On 17/08/2019 14:06, Nick Coghlan wrote:
On Thu, 15 Aug 2019 at 03:03, Michael email@example.com wrote:
On 14/08/2019 15:09, Nick Coghlan wrote:
I am guessing - that would be a PR for CPython - to get that into distutils.
Not really, since the platform tag generation needs to work on older Python versions.
Instead, you'll want to define a new algorithm for deriving the platform tag on AIX that can be referenced from https://packaging.python.org/specifications/platform-compatibility-tags/
You shouldn't have the same challenges that manylinux did when it comes to determining a suitable build environment, though - IBM are already doing that work for AIX, just as MS do it for Windows, and Apple do it for Mac OS X.
I am probably missing something that is right in front of me.
By "new algorithm" for generating a platform tag - I thought that would have been a PR to update the *.get_platform(). What should go into that seems fairly straight-forward to me. And it would/should reflect the "build environment" provided by IBM_AIX.
But when I read https://packaging.python.org/specifications/platform-compatibility-tags/ I have the impression I am tasked with generating a new "tag", e.g., manyaix.
I do not think a new pseudo-tag is needed - if the tag is generated properly. The danger comes from, e.g., a Python 3 executable built on AIX 7.1 and someone builds a module on AIX 7.2. Chances are (read I would expect) the module would not work on AIX 7.1. This is two different moments in time, lets assume two different 'packagers'.
It doesn't need to be a new pseudo-tag, it just needs to account for the fact that distutils.get_platform() in the standard library won't be changed to return a different answer on AIX when running older versions of Python.
Would be 'nice' if old meant 3.6 and earlier as I would like to target 3.7 and later.
PEP425 would not, imho, be contradicted - as it says "The platform tag is simply distutils.util.get_platform() with all hyphens - and periods . replaced with underscore _."
My belief is that the current implementation for AIX is insufficient. e.g., it does not even include 32/64 bitness.
I think I read your comment re: https://packaging.python.org/specifications/platform-compatibility-tags/
better, and I wonder how that would be done: a modification to the document (platform-compatibility-tags), or something else? The current information talks about the use of a psuedo-tag because the scheme defined in PEP425 - for linux - did not work for *linux* platform tags.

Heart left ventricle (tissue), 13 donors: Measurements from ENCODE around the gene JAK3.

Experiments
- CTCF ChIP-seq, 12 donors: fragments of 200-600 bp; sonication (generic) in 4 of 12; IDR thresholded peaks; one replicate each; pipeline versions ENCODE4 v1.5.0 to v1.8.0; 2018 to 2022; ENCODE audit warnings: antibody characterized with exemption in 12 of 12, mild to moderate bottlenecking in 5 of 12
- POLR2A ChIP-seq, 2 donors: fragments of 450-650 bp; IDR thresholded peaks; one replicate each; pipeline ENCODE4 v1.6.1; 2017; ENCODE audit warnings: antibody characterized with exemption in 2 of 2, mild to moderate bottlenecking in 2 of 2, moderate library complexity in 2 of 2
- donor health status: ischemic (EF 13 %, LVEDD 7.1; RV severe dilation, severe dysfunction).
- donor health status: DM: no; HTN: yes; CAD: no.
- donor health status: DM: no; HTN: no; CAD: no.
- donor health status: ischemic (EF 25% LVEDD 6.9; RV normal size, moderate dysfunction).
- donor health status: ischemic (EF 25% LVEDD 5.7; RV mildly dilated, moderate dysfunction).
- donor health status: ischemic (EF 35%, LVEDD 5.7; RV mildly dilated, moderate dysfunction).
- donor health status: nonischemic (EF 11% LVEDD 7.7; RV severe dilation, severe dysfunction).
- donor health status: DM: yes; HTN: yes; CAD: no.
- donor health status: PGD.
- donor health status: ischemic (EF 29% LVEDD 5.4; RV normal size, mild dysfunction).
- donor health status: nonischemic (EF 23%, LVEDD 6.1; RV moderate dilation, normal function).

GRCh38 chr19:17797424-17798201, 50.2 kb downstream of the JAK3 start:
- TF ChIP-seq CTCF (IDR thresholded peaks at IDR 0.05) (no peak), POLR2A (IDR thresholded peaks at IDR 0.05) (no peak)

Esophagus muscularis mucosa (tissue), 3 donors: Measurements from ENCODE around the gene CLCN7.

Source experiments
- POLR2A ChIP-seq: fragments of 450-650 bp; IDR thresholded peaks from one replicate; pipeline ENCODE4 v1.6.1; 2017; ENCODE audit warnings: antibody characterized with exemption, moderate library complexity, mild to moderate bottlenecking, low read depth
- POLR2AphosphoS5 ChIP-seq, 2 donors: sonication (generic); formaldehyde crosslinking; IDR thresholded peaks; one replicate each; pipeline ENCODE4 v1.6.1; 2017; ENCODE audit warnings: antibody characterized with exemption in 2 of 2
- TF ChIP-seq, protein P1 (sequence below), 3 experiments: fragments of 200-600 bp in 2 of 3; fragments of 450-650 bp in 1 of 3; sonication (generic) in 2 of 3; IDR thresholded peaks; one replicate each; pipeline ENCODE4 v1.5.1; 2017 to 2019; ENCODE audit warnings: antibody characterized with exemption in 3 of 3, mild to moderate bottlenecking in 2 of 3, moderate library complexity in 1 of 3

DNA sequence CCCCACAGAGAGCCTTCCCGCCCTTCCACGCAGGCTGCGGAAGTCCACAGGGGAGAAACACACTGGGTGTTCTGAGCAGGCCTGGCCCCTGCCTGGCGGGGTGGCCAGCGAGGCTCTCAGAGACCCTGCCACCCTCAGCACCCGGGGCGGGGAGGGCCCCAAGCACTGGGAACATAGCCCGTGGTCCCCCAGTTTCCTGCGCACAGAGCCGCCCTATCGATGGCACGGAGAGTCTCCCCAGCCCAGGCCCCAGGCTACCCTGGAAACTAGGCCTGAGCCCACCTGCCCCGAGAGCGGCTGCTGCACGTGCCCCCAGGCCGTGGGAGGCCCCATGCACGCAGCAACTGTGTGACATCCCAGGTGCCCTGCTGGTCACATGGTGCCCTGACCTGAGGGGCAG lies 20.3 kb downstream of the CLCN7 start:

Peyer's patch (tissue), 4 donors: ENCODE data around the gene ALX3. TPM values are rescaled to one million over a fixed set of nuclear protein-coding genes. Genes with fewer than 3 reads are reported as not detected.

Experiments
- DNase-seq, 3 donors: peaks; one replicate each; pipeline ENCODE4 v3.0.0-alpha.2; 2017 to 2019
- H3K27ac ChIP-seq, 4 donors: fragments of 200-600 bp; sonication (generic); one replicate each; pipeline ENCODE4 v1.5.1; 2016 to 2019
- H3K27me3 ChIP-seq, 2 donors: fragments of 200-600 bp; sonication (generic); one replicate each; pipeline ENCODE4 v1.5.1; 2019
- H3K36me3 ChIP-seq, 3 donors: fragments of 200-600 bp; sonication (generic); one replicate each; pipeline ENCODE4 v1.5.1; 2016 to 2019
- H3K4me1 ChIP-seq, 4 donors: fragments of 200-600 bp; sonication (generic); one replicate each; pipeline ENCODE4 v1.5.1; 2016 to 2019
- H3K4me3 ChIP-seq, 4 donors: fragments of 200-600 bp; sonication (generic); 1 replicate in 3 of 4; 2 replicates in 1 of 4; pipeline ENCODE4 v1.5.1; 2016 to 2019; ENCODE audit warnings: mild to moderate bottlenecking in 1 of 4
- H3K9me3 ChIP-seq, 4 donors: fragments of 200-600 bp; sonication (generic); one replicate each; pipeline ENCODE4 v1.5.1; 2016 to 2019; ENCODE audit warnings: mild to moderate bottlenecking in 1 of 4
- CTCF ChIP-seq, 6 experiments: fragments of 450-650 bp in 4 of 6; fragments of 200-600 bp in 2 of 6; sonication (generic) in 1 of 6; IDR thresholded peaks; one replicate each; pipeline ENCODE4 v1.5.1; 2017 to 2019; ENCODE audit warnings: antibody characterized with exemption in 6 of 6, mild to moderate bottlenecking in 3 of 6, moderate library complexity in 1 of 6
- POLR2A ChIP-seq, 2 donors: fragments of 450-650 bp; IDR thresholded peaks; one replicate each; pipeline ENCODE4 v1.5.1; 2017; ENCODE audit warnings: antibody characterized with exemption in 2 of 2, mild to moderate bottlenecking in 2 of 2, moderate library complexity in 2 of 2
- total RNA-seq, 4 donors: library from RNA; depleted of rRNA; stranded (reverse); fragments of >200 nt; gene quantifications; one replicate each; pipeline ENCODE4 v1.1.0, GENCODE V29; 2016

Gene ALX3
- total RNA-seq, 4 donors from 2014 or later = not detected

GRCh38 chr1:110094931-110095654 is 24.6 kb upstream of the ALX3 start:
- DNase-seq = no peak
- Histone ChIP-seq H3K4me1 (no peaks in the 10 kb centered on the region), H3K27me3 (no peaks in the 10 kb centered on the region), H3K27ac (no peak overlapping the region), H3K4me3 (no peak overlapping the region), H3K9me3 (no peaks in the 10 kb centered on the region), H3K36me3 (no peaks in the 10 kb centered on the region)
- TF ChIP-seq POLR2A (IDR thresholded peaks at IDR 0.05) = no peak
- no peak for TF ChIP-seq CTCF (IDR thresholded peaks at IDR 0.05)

I have done my research, and have a good idea of how and where to collect and store "build" related information, versus "run-time" information. For the record, I notice that sysconfig.get_platform() and distutils.util.get_platform() are 'real-time' oriented.
So, I see no need to alter the nature of sysconfig.get_platform() or distutils.util.get_platform() - they can stay run-time. But some additional information needs to be provided. So, where is the best place to discuss what these system changes *should* be.
So, on the publishing side, at least setuptools and wheel will need updating to generate wheel archive properly for AIX.
On the installation side, at least pip and the packaging project will need updating to generate the correct set of candidate platform tags.
I am looking at the links Paul suggested, and that gave me the food for thought needed to come up with an algorithm as you suggested.
Trying to not repeat many communicative errors I made years back - getting something I saw as a bug-fix, but Python saw as a feature change - I am trying hard to get the discussion started properly. As to Python3.7 and Python3.8 - I am happy with a "maybe". I do not think it a correct approach if I were to make proposals for pip, setuptools and wheel projects that take - what Python gives is insufficient. And, I still need 'something' in Cpython, even if it is only a define in sysconfig.get_vars() so that there is a "build" related value. FYI GNU_HOST_TYPE is nearly complete for what is needed. But I slip towards details - so I'll stop for now.
Reiterating - continue only here, or expand and include python-dev?